Anisocoria is the medical term used to describe pupils of unequal size. Anisocoria is not a disease in and of itself. Instead, it is a symptom of disease, much as pain and swelling are symptoms of a broken bone.
The pupil is the black part in the center of the iris (the colored part of the eye). It is where light enters the eye, and it can dilate or constrict depending on how much light is present in a given situation. If you’ve ever been to the ophthalmologist or optometrist and had your eyes dilated, you know how sensitive you become to light as your pupils become wider than they normally would be.
When a pet has anisocoria, your vet will first try to answer two questions.
Which eye is abnormal?
Is the anisocoria a neurologic problem or an ophthalmic problem?
Because the abnormal pupil can be either larger or smaller than the normal pupil, it is important to determine which eye is normal. Knowing that the abnormal pupil is larger or smaller than it should be can give some clues as to the underlying reason for the anisocoria.
The muscles that dilate and constrict the pupil are controlled the same way as other muscles in the body—they receive impulses from the brain through nerves. When any hitch it the neural pathway occurs, be it from the brain or along the nerve itself, the message to the pupil to constrict or dilate can get lost, causing the difference in pupil size. A common neurologic cause of anisocoria is head trauma or concussion.
Several ophthalmic conditions can cause anisocoria, including:
- ocular lymphoma (or any ocular cancer)
- degenerative iris atrophy
- ocular pain
And then there are just some medical conditions that are not strictly neurologic or ophthalmic conditions that can lead to anisocoria. The most common one of these (in cats, at least) is feline leukemia. Feline leukemia can cause feline spastic pupil syndrome, leading to anisocoria that comes and goes, and often moves from one eye to the other.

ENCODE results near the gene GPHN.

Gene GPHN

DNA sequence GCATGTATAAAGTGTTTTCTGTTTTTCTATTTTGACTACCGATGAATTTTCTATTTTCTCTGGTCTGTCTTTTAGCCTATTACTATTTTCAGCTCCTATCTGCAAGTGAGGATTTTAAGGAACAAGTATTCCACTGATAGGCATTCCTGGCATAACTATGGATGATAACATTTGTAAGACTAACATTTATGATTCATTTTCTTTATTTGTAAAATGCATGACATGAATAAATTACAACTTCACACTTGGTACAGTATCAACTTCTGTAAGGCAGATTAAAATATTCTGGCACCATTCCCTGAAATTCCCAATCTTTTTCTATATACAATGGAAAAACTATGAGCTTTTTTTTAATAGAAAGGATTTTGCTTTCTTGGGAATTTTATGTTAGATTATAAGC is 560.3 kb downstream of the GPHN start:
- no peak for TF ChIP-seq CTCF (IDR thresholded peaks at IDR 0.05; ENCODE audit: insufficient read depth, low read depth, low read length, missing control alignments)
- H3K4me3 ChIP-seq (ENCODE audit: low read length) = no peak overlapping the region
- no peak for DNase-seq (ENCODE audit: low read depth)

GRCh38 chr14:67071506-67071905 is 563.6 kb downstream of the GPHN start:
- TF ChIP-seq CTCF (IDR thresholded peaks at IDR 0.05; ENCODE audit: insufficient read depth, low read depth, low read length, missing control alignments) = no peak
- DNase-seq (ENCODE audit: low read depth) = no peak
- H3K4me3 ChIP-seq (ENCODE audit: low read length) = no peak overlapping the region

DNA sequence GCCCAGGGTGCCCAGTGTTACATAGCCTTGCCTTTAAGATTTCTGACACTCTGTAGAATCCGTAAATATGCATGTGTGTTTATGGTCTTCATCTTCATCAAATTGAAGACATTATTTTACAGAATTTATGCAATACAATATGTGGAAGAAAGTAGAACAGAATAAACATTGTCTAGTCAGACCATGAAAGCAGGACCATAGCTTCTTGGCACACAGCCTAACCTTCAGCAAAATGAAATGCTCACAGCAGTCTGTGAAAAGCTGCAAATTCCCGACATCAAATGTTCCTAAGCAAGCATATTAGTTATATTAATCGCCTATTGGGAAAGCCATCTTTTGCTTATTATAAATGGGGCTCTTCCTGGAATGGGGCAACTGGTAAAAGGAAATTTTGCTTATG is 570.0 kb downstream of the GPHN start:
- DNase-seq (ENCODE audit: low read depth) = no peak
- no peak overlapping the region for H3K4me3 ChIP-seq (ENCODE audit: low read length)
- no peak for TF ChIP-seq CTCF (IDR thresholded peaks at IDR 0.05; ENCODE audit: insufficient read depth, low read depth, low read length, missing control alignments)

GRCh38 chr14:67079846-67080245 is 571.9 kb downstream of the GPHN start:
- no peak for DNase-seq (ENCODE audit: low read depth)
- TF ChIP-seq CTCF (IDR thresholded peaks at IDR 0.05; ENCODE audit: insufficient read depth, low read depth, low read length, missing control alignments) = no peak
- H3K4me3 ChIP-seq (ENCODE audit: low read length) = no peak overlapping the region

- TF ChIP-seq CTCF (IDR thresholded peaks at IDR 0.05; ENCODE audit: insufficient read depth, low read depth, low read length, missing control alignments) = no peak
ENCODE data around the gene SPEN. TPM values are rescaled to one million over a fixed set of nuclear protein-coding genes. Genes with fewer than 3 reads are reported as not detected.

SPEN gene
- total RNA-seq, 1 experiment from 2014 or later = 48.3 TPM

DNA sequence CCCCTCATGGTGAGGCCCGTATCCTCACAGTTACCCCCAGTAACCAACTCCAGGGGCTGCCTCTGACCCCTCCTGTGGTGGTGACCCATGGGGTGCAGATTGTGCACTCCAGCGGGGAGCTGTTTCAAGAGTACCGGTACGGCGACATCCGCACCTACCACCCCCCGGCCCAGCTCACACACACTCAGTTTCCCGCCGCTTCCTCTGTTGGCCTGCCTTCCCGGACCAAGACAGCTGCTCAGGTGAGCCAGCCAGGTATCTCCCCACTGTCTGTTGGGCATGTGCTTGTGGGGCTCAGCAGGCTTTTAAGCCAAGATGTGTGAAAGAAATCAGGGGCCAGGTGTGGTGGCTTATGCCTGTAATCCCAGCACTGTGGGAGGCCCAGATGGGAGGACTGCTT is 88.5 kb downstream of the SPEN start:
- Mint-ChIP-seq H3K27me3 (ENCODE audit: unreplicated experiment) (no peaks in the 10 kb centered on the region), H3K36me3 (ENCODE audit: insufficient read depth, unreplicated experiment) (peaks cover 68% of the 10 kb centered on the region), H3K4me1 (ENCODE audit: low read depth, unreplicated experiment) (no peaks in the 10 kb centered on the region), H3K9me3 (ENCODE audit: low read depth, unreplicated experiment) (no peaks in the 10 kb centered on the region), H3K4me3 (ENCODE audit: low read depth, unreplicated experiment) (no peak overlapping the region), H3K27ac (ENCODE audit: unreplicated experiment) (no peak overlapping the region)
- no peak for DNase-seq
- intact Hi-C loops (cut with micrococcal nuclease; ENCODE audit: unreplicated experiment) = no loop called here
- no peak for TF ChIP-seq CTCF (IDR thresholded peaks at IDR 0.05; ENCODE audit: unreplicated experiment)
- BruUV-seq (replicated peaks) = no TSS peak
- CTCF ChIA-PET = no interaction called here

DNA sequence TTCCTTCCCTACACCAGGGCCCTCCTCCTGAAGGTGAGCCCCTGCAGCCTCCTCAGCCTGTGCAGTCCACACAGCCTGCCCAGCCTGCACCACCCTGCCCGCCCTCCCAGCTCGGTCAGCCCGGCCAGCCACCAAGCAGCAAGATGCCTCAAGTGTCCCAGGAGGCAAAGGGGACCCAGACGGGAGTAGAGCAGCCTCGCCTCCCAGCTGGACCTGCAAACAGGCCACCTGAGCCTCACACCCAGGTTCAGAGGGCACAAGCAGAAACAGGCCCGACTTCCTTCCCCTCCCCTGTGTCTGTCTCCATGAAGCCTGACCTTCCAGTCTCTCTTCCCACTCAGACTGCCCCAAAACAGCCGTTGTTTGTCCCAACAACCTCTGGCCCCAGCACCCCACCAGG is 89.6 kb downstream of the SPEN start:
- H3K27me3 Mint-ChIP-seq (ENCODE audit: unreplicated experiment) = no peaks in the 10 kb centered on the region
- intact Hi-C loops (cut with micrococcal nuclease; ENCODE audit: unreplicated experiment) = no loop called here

Horner’s syndrome is another common cause of anisocoria in dogs and cats. This syndrome encompasses four symptoms: anisocoria, elevated third eyelid, recessed eyeball, and droopy upper eyelid. Horner’s syndrome occurs due to disrupted enervation to the eye for a myriad of reasons. In dogs, about half of the cases of Horner’s are called idiopathic, meaning that an underlying cause cannot be found. The cause of Horner’s in cats is found much more often.
Anisocoria is not generally uncomfortable, as long as the underlying cause is not uncomfortable. Like the pain associated with a broken bone, anisocoria will not resolve until the underlying problem causing it is resolved. The presence of anisocoria can mean that something very serious is going on with your pet’s health. If you notice your pet’s pupils are consistently two different sizes regardless of changing light, it’s important to schedule an appointment with your vet to have it checked out.